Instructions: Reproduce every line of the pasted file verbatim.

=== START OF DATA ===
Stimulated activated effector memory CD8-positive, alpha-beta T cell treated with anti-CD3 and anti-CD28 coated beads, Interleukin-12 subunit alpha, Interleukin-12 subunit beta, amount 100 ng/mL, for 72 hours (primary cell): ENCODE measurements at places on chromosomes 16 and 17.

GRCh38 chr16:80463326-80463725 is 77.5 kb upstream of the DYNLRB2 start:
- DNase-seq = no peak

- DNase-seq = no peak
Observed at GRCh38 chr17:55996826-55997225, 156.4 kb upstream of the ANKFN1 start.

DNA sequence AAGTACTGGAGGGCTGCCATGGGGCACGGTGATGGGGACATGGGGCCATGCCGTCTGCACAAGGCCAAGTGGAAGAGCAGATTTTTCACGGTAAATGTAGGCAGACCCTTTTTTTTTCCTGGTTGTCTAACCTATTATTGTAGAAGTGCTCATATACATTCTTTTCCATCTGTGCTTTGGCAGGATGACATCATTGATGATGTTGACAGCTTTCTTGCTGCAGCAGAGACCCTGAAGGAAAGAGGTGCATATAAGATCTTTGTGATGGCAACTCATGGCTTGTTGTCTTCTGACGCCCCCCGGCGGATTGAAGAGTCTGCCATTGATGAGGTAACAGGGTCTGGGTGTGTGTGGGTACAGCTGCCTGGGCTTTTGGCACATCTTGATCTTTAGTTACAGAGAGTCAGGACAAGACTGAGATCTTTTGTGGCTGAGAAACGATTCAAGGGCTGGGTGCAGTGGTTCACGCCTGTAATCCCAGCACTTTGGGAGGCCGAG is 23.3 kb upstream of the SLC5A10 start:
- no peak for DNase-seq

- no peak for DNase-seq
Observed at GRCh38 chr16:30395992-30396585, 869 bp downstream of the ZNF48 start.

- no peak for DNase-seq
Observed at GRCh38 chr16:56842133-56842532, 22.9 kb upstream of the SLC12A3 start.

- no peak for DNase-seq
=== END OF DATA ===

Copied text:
Stimulated activated effector memory CD8-positive, alpha-beta T cell treated with anti-CD3 and anti-CD28 coated beads, Interleukin-12 subunit alpha, Interleukin-12 subunit beta, amount 100 ng/mL, for 72 hours (primary cell): ENCODE measurements at places on chromosomes 16 and 17.

GRCh38 chr16:80463326-80463725 is 77.5 kb upstream of the DYNLRB2 start:
- DNase-seq = no peak

- DNase-seq = no peak
Observed at GRCh38 chr17:55996826-55997225, 156.4 kb upstream of the ANKFN1 start.

DNA sequence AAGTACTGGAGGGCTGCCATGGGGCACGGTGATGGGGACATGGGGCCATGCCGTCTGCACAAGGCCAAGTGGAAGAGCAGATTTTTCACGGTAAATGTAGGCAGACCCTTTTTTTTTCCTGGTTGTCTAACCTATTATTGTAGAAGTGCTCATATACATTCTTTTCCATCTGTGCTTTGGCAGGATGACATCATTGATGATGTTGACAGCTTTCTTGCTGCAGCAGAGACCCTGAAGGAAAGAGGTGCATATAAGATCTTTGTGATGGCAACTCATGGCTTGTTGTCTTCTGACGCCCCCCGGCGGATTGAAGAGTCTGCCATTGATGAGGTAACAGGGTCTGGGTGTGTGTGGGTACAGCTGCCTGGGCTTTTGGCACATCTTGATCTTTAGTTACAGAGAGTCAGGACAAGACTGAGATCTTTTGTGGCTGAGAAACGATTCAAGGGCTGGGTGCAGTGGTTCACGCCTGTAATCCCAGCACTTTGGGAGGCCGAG is 23.3 kb upstream of the SLC5A10 start:
- no peak for DNase-seq

- no peak for DNase-seq
Observed at GRCh38 chr16:30395992-30396585, 869 bp downstream of the ZNF48 start.

- no peak for DNase-seq
Observed at GRCh38 chr16:56842133-56842532, 22.9 kb upstream of the SLC12A3 start.

- no peak for DNase-seq